Briefly describe the final showdown between your protagonist and antagonist.
Your protagonist takes action that causes the defeat of the antagonist. This is the moment of highest tension, but can probably be summed up in just a couple of sentences.
Describe how things wrap up.
This is where you’ll answer the question of whether or not everyone lives happily ever after. What happens to tie up all the loose ends?
11. Final image
Describe the final image you’ll leave readers with that shows how the protagonist feels after being changed along their journey.
This mirrors the opening image and describes the takeaway audiences will get from your story.
Example: Harry Potter and the Sorcerer’s Stone (2001)
(Opening image) A boy sleeps in the closet under the stairs at Number 4 Privet Drive, a quiet and, above all, ordinary neighborhood. (Protagonist introduction) Harry Potter, an orphan around whom extraordinary things often happen, dreams of escaping his draconian Aunt and Uncle.
(Inciting incident) A few days before his eleventh birthday he receives a letter. His Uncle steals it. Soon, hundreds of letters a day pour into the house, all delivered by owls. The family takes refuge in a leaky cabin on the coast and, the night before Harry’s birthday, he makes a wish.
(Plot point 1) An enormous bearded giant knocks on the cabin door. He tells Harry he’s a wizard and he’s been accepted at Hogwarts School of Witchcraft and Wizardry, which he’ll attend like his parents before him. Harry can’t believe he’s really a wizard⏤ a famous wizard!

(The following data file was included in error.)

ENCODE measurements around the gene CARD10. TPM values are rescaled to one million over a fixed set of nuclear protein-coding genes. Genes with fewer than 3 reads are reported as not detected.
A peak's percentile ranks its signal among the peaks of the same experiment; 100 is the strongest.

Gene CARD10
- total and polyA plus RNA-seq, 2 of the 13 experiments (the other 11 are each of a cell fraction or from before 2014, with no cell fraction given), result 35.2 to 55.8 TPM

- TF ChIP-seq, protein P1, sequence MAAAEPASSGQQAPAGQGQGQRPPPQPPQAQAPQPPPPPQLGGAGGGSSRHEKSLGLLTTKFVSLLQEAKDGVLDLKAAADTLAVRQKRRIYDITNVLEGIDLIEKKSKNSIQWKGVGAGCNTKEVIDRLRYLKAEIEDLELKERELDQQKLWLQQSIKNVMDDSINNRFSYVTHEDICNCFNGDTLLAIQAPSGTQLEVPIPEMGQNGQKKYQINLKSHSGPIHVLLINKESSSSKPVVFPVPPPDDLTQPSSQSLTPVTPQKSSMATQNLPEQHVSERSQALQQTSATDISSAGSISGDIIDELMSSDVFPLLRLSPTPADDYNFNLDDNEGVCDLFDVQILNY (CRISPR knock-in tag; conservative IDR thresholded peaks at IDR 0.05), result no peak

(Conflicts & character encounters) Harry goes to Hogwarts, making friends and enemies. He discovers new wonders: ghosts, moving staircases, and a mirror that shows his heart’s desire. Yet his celebrity makes things difficult until he discovers a talent for Quidditch, a sport played on broomsticks.
All that sullies Harry’s new life is Professor Snape, the brooding and spiteful potions master.
Harry and his two best friends discover the locked door in the forbidden corridor houses a monstrous three-headed dog guarding a trapdoor.
(Midpoint) Harry is nearly killed during a Quidditch match by a faulty broomstick. Did Snape curse it? His friends think so because they believe Snape is trying to steal the powerful Sorcerer’s Stone, which lies beyond the three-headed dog.
(Winning seems imminent, but…) Harry tries to tell the headmaster Snape is planning to steal the Stone and give it to Voldemort, the dark wizard who killed Harry’s parents. But no one will listen.
(Black moment and epiphany) Harry must stop Snape himself.
(Climax) He and his friends get past the dog and go through the trapdoor. They navigate a series of obstacles but Harry must enter the final chamber alone. Inside, he finds the stuttering Professor Quirrell, puzzling over the mirror. He can’t get the Stone out of it. He unwraps his turban and reveals Voldemort’s face. Harry looks in the mirror and the Stone falls into Harry’s pocket. Voldemort tries to take it, but Harry’s skin burns him. Harry holds on to Voldemort until Harry passes out.
(Resolution) He wakes in the hospital wing, the headmaster at his side. Voldemort escaped but didn’t get the Stone. The headmaster gives Harry some answers about his past but won’t reveal all. Harry suspects he’ll see Voldemort again.
(Final image) The school year ends and Harry must return to Number 4 Privet Drive, spending the summer holidays away from his new friends. But at least this time he has something up his sleeve: magic.
Word Count: 443